“Marriages are made in heaven,” is something I have read numerous times and also heard from many. Looking at the happy couples, all smitten by love, we cannot agree more on this. At the same time, when some marriages fail we say the same, “Marriages are made in heaven, may be they were just not meant to be together.” Such is our society, we twist everything as per our convenience.
If marriages are made in heaven, I wonder why there are so many myths around this beautiful union of two lives. Why do we have certain conditions dictated by our society? I’m sure God doesn’t have so much time in heaven to match a bride and a groom ensuring they are from the same caste or community, confirming that the groom is older than the bride, or the bride is shorter than the groom in height and many such so-called ‘rules’.
I have no intention to hurt anyone’s sentiments or to defy the age-old customs of our society, for I am sure that our older generations had framed these conditions basis on their experiences and wisdom. What I intend to bring out here is that it is time we start accepting change. We have come a long way, things are progressively changing, so don’t we break all these taboos and let marriage be a union of two lives who love and respect each other, and are willing to spend the life together.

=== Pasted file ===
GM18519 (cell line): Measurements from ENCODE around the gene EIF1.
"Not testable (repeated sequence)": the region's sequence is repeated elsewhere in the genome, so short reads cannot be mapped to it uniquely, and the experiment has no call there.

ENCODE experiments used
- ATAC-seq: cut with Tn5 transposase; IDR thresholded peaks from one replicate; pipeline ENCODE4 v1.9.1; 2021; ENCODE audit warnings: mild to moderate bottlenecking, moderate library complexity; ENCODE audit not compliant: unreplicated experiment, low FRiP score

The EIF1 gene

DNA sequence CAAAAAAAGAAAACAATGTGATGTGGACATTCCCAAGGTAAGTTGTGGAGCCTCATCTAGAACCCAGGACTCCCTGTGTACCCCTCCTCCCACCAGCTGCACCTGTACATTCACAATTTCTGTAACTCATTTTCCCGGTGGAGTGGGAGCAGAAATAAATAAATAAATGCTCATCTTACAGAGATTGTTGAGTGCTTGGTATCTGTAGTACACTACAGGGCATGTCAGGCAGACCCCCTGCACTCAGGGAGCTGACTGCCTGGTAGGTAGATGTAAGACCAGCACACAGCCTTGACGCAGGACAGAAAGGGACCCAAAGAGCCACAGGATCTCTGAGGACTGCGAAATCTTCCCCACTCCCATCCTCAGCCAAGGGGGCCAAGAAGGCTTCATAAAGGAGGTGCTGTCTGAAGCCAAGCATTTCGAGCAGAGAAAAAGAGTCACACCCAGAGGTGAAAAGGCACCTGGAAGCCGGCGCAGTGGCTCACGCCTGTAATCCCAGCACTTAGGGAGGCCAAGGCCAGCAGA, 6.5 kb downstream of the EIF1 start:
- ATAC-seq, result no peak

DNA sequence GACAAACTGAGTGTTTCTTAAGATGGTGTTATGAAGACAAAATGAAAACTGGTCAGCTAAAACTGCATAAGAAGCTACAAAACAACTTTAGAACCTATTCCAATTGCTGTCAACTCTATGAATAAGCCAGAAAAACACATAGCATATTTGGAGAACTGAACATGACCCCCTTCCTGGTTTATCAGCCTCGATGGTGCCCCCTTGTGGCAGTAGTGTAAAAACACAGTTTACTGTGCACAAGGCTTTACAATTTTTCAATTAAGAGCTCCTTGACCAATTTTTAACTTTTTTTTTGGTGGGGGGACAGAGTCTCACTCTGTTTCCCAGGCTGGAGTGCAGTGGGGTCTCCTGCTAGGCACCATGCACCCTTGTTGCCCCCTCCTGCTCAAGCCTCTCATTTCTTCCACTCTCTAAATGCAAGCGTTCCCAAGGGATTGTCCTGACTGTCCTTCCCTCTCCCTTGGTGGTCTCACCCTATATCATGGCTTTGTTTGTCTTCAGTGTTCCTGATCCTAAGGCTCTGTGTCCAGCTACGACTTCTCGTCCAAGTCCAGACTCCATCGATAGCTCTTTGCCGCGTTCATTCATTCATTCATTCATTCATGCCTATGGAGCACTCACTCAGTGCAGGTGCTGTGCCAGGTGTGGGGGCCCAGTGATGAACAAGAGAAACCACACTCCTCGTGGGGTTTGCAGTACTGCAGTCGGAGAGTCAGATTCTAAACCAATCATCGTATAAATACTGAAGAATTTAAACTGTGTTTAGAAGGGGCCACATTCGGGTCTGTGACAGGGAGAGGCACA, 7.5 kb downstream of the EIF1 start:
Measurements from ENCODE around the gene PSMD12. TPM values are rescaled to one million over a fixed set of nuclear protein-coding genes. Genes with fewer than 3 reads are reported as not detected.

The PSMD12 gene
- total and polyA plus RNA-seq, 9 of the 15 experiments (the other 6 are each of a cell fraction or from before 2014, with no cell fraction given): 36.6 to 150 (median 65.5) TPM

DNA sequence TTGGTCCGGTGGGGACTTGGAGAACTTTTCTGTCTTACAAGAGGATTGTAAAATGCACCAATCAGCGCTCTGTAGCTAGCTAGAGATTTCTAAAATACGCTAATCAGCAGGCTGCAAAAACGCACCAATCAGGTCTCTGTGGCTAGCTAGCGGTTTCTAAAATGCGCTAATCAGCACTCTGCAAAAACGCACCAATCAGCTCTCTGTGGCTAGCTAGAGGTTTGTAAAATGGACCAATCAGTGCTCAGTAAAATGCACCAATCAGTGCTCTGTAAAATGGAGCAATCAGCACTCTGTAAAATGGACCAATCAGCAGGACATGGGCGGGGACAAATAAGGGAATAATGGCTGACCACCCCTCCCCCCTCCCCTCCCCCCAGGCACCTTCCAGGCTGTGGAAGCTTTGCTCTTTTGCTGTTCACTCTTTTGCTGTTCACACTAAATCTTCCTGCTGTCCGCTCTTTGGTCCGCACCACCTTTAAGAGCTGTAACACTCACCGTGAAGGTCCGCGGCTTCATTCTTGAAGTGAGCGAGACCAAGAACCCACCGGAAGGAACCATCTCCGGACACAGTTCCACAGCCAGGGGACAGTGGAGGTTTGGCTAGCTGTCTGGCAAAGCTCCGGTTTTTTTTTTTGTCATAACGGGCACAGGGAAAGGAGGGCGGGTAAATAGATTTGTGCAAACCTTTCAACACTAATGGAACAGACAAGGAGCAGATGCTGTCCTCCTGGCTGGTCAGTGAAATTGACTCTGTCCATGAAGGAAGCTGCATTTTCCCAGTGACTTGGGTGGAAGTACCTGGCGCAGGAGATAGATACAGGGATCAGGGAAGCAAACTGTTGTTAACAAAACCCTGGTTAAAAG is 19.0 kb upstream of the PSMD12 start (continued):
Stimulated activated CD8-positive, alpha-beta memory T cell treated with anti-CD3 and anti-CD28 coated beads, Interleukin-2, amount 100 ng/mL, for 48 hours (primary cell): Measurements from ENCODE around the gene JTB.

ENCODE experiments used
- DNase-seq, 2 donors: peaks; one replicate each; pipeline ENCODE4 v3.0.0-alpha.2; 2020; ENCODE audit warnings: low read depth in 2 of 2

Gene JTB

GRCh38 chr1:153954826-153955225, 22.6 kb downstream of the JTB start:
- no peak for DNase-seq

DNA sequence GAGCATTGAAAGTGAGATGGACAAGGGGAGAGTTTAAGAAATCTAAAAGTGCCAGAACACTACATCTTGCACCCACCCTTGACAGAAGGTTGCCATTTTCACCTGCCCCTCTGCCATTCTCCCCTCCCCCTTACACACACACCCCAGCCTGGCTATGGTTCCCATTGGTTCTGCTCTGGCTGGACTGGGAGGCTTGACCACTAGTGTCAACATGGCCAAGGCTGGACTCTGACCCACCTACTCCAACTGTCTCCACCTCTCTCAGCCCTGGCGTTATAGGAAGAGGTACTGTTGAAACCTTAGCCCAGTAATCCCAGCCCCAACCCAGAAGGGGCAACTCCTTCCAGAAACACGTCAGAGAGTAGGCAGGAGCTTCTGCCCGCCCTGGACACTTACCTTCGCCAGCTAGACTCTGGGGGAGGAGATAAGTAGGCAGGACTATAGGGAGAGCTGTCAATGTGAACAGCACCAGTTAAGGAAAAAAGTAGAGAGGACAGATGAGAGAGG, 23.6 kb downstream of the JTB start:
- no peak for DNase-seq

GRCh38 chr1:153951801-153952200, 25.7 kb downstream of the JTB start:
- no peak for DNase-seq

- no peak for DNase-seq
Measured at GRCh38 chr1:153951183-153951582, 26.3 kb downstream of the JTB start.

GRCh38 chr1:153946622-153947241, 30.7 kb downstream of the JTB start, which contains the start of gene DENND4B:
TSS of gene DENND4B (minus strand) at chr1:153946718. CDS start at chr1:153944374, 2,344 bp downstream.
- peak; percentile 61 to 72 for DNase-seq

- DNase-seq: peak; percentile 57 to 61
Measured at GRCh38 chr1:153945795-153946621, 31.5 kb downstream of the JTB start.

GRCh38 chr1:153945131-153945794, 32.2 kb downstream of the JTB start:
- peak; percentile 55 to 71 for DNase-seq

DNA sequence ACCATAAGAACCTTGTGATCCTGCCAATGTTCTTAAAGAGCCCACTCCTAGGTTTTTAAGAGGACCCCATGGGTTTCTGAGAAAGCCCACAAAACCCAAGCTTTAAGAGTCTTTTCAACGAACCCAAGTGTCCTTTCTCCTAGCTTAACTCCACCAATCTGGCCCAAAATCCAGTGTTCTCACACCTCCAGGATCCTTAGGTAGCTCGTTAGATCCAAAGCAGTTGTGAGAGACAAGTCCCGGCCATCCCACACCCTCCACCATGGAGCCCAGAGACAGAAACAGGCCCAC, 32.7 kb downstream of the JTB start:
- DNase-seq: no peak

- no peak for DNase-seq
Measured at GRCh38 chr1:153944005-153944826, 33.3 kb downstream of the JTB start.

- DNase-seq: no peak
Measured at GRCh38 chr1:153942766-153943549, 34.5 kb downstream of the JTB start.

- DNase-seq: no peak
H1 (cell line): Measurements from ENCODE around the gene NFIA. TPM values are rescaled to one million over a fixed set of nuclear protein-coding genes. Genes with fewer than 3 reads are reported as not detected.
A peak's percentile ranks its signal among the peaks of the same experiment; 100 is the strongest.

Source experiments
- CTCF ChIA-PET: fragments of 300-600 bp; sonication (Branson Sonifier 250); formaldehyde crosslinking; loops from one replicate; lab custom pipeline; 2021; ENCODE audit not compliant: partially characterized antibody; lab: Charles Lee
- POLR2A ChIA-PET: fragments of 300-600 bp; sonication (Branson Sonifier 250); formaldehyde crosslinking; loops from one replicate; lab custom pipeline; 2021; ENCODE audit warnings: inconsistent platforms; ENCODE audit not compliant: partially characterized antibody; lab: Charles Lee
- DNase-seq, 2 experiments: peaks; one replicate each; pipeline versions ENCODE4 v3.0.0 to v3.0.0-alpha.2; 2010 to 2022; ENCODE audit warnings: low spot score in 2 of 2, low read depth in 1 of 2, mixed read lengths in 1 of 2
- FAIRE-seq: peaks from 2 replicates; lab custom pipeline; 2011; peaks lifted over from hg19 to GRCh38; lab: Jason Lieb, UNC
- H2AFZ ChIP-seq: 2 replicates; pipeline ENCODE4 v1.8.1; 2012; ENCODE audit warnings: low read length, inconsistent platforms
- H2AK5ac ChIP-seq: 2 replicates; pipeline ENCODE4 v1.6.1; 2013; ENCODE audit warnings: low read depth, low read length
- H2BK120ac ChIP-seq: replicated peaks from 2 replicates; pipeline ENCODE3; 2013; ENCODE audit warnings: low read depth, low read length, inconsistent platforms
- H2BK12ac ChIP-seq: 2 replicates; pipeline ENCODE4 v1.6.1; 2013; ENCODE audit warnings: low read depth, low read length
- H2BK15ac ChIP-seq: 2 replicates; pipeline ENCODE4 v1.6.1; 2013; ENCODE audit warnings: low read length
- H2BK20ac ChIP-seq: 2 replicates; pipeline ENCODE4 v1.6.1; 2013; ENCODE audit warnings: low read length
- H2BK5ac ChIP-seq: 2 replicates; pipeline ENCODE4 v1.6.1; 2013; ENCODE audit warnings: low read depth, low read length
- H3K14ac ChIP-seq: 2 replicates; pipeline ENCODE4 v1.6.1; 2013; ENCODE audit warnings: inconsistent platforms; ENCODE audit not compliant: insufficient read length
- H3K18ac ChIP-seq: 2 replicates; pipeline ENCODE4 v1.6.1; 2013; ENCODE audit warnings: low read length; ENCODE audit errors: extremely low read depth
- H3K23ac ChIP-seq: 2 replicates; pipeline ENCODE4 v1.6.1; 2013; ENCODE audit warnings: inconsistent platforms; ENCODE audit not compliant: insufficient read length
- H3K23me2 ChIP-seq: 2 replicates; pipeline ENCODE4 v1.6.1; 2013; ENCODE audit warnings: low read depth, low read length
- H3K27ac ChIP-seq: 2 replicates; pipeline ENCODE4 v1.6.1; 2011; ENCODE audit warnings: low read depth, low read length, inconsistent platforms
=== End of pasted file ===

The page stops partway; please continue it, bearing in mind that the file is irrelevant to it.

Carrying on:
“Oh you’re married to a Malayali? How do you adjust with their food, don’t they add coconut oil in everything? Do they like to eat what you cook, don’t you Bengalis cook with mustard oil? Have you picked up Malayalam, how do you communicate with your extended family members?”
It’s more than five years that I’ve been married, even then when I meet someone who newly learns about my inter-community marriage, I am inundated with several such questions. The bewildered look on the faces do not go un-noticed when they get to know that I am a Bengali, married to a Malayali living in Chennai. Makes me think about how our society is conditioned to perceive that everything is ‘normal and perfect’ when a marriage happens within the same caste or community. The ones that are inter-caste or inter-community are stigmatized or challenged.